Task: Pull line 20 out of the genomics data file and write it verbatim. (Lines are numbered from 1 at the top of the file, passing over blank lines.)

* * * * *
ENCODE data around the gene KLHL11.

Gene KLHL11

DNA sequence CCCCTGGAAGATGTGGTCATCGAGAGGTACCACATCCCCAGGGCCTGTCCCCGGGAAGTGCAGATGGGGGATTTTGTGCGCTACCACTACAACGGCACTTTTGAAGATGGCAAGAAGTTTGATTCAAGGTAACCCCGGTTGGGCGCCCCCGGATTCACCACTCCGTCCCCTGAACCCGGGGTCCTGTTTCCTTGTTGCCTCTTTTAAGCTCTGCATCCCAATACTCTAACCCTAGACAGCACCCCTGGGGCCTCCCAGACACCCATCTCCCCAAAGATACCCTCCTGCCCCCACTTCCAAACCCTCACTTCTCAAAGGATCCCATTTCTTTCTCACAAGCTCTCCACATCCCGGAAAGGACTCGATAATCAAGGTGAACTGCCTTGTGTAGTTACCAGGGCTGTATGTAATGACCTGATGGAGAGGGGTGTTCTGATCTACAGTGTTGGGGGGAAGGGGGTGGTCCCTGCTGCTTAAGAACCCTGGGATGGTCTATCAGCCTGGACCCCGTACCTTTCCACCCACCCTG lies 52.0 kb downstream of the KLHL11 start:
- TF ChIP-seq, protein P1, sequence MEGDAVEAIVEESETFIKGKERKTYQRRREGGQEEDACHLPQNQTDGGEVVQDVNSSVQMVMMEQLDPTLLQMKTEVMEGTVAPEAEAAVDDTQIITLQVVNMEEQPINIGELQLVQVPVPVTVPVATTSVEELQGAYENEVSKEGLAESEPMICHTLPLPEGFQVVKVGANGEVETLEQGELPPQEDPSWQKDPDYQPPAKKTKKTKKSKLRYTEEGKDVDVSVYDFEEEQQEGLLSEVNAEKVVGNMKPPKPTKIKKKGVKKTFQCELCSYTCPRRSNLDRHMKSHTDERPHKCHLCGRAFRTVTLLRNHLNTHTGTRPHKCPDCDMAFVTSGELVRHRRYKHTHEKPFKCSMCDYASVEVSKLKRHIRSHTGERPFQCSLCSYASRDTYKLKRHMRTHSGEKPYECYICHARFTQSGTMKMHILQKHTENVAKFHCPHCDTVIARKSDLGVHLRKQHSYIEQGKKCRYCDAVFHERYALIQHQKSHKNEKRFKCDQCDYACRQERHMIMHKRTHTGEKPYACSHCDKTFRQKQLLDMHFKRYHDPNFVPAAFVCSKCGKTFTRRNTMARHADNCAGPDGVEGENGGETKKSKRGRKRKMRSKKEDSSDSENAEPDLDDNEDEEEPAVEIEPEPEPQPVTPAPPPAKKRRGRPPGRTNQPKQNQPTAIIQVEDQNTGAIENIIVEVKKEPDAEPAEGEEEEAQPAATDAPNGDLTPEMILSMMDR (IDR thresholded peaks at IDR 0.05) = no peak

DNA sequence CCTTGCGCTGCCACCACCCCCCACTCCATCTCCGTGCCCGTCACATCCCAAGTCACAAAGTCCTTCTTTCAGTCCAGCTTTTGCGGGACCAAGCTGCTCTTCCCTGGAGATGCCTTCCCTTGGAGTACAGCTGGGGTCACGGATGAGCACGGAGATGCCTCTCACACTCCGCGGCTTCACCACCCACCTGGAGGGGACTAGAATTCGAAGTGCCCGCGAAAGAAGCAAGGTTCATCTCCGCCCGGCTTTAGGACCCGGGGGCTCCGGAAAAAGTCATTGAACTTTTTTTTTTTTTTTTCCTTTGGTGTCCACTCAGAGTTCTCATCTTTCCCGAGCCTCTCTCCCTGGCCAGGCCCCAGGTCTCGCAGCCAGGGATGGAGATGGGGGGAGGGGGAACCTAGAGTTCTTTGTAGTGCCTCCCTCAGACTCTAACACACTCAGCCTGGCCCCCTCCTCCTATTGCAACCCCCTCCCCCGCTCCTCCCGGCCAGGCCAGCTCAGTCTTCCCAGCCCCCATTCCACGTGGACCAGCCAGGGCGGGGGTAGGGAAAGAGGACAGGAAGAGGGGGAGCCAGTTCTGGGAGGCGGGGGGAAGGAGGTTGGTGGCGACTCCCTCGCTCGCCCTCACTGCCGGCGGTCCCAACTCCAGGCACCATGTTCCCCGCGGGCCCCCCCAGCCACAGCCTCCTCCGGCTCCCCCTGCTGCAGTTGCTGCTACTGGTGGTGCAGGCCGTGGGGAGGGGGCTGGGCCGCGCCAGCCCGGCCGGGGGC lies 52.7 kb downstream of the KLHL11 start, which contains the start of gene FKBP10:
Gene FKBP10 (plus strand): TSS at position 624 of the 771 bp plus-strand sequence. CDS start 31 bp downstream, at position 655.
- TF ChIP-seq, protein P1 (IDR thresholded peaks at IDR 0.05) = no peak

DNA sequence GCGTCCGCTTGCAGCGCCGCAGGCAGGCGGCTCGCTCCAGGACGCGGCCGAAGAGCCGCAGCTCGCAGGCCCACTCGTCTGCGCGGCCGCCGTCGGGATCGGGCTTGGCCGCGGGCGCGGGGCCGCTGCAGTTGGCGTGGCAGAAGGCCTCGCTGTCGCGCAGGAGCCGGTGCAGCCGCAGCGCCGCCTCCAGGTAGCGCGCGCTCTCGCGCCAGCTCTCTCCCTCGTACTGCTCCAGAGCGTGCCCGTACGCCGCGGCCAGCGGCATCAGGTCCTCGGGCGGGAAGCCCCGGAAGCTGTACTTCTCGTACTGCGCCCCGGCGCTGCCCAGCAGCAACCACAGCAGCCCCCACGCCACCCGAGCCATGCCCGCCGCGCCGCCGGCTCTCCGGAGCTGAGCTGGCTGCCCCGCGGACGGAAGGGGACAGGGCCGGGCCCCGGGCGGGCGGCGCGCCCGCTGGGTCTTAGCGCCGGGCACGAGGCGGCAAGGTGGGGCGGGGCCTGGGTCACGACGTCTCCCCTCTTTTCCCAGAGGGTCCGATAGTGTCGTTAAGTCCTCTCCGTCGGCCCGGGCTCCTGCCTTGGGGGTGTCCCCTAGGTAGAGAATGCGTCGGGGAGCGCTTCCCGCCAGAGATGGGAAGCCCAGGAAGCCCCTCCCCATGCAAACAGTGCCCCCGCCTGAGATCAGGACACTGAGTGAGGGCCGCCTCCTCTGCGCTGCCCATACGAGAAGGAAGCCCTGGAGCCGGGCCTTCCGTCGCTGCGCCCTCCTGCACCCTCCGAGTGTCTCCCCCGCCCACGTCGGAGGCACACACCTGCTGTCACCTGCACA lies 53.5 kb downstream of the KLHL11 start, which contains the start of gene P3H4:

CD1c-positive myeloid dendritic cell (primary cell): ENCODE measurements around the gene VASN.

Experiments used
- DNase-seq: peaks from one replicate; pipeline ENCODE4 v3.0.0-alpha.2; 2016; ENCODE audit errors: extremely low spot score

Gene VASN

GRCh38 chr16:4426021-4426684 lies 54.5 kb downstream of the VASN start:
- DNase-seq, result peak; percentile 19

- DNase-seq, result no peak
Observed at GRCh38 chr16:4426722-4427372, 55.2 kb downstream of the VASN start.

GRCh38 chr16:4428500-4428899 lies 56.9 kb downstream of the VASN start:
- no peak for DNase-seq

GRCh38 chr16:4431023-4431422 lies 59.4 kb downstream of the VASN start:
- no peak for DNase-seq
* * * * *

- no peak for DNase-seq